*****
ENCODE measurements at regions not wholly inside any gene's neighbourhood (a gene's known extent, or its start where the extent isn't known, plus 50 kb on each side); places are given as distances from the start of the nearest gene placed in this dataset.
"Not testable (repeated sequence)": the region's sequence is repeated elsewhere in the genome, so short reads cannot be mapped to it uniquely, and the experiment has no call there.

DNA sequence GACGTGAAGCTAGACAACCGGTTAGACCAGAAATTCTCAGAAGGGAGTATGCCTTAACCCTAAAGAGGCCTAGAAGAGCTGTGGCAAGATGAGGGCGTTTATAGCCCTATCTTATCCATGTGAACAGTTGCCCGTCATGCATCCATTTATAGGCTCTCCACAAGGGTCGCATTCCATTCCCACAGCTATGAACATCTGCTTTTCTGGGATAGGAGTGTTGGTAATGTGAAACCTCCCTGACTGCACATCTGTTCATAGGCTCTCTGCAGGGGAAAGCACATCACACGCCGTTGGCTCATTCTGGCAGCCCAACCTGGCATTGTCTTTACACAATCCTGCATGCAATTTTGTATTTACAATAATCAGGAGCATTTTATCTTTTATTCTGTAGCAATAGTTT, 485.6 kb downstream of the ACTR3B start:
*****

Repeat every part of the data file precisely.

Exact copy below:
ENCODE measurements at regions not wholly inside any gene's neighbourhood (a gene's known extent, or its start where the extent isn't known, plus 50 kb on each side); places are given as distances from the start of the nearest gene placed in this dataset.
"Not testable (repeated sequence)": the region's sequence is repeated elsewhere in the genome, so short reads cannot be mapped to it uniquely, and the experiment has no call there.

DNA sequence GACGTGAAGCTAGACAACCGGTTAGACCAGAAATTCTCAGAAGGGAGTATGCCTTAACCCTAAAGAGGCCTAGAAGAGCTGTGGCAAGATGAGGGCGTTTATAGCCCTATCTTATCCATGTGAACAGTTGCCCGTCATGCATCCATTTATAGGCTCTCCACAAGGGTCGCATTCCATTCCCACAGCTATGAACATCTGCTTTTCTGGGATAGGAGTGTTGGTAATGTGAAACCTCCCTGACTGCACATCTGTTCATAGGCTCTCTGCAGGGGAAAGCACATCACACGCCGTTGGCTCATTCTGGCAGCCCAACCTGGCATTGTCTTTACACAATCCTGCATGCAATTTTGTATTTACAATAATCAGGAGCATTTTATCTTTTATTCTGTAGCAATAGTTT, 485.6 kb downstream of the ACTR3B start: